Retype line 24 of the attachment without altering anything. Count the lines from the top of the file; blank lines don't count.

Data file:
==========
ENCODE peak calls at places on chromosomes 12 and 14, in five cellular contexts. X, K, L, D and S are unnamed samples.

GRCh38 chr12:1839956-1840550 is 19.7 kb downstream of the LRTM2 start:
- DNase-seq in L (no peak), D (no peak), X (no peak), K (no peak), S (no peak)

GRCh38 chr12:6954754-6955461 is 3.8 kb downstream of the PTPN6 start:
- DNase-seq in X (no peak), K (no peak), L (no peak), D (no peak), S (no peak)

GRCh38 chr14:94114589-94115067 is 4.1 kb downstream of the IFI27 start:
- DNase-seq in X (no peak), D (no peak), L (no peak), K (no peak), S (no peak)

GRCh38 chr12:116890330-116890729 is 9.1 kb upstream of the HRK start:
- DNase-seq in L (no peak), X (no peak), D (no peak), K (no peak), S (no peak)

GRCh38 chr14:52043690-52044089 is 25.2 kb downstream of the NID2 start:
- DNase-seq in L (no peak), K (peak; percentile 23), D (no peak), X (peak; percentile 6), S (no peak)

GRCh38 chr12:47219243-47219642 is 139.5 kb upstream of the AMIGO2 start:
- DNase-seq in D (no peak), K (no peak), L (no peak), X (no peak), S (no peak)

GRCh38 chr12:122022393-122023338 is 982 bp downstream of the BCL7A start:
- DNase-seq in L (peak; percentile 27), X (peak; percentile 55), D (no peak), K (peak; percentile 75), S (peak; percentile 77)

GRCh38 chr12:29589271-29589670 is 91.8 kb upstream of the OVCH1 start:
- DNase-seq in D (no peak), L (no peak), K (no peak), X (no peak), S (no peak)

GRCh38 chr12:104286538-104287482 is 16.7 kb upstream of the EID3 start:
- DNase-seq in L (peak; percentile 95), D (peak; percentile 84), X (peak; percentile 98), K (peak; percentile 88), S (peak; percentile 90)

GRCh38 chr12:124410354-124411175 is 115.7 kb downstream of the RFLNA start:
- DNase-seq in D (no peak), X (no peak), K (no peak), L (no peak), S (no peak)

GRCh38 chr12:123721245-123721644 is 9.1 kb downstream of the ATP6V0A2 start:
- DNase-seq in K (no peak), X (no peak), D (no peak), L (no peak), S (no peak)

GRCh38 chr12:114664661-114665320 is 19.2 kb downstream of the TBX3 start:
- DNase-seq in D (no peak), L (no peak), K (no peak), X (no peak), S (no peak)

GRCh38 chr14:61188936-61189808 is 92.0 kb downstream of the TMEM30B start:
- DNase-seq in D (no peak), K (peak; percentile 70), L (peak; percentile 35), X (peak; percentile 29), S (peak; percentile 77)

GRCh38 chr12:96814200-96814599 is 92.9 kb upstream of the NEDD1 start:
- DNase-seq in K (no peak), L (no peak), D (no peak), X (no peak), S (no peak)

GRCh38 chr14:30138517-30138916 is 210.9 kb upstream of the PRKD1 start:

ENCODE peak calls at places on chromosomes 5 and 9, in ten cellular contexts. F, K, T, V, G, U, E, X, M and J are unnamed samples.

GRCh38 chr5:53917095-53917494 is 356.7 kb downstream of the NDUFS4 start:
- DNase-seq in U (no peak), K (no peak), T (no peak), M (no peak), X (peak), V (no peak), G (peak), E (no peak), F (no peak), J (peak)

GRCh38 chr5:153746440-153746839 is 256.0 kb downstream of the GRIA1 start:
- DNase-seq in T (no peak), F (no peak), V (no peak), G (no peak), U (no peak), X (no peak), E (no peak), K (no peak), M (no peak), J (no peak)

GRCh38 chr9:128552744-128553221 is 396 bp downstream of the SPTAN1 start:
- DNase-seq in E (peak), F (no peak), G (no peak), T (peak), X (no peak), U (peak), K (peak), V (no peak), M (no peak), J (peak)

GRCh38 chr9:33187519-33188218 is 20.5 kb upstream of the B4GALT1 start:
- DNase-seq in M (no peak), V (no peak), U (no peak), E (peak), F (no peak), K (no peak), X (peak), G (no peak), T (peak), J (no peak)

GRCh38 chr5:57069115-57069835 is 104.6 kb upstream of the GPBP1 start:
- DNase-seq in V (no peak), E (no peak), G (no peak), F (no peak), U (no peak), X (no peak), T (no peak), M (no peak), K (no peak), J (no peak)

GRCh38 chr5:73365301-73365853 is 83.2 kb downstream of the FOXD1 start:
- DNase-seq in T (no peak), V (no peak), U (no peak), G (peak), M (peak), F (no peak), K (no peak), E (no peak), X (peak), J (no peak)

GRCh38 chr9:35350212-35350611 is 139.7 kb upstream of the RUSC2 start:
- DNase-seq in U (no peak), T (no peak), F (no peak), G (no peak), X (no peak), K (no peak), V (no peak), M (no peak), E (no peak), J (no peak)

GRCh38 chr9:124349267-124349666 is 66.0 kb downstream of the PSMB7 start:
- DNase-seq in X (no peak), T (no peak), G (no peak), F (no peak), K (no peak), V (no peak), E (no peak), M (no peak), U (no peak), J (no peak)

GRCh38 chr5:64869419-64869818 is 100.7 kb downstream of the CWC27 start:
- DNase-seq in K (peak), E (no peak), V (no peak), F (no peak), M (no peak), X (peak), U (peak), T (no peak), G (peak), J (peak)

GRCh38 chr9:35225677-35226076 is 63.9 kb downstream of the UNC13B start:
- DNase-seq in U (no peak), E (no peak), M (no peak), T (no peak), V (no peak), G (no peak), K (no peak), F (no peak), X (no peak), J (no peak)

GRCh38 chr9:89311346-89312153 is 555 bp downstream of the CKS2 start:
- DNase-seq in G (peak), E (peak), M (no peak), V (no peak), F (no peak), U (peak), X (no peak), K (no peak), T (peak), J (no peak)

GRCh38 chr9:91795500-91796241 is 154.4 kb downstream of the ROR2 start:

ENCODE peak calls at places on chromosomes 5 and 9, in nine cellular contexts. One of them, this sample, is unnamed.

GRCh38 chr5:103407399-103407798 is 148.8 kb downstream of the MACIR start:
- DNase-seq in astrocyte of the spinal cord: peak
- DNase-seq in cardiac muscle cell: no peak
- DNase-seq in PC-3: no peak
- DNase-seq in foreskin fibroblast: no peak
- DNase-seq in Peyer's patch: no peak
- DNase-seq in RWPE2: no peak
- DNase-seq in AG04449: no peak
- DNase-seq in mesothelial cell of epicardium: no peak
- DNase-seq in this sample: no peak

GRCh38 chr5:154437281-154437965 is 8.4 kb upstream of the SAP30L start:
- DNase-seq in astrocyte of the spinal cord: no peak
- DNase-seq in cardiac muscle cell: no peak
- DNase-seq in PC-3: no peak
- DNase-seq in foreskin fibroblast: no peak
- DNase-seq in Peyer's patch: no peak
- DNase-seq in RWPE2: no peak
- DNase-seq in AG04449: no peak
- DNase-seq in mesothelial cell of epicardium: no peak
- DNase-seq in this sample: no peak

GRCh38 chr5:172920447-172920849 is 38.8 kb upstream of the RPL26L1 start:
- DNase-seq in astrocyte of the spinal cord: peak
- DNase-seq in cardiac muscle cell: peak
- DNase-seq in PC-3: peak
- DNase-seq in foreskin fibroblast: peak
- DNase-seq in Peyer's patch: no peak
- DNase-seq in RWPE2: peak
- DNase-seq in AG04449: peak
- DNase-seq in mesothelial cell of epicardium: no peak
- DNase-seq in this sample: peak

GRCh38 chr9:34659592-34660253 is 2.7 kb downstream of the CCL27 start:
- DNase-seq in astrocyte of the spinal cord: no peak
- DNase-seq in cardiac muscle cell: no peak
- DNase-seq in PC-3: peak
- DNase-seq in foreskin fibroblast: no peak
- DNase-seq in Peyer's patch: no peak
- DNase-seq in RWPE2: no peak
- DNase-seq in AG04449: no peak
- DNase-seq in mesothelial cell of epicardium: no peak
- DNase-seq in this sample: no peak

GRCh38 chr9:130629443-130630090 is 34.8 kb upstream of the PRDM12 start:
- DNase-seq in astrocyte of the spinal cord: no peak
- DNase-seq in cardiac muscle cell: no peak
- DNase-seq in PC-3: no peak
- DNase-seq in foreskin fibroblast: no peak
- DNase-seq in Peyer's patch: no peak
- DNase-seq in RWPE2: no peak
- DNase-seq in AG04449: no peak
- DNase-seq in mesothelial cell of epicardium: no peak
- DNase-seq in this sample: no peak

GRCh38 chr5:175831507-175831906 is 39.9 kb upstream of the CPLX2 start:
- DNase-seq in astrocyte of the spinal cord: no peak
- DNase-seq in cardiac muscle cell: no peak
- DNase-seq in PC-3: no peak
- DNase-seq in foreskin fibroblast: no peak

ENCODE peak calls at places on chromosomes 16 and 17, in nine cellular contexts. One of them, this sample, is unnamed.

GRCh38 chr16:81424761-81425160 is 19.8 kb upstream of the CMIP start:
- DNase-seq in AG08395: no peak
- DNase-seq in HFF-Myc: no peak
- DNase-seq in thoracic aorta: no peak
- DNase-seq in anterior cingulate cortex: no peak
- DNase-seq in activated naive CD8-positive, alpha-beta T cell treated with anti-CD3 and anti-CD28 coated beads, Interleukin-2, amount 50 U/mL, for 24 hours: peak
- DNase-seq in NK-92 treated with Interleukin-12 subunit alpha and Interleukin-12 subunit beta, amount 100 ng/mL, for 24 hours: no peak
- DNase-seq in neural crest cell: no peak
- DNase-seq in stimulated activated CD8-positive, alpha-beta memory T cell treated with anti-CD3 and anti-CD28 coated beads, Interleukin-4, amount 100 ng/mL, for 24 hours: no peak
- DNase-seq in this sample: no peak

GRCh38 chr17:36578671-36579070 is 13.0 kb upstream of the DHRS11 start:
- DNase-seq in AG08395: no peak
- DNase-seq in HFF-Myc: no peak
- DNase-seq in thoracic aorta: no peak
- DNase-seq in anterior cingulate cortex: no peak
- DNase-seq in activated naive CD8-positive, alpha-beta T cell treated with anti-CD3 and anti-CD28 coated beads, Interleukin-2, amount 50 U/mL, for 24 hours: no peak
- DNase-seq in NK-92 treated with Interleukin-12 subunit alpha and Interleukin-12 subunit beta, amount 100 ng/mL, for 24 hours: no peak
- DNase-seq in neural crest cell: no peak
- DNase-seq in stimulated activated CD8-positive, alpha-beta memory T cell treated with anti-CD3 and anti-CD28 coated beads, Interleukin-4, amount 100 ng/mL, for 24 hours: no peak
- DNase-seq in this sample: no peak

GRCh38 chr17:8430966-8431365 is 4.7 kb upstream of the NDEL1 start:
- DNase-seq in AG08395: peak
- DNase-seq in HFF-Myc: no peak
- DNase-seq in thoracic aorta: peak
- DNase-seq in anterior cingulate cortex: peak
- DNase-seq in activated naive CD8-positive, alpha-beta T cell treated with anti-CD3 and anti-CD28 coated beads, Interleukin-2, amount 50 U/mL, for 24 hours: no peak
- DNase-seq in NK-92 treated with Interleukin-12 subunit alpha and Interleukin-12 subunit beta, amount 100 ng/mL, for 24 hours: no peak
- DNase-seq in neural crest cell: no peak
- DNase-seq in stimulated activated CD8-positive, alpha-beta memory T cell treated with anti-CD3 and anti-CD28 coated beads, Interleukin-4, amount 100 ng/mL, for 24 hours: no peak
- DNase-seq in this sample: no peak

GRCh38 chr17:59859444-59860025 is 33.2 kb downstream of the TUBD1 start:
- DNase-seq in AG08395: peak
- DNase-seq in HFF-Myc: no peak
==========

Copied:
GRCh38 chr12:114664661-114665320 is 19.2 kb downstream of the TBX3 start: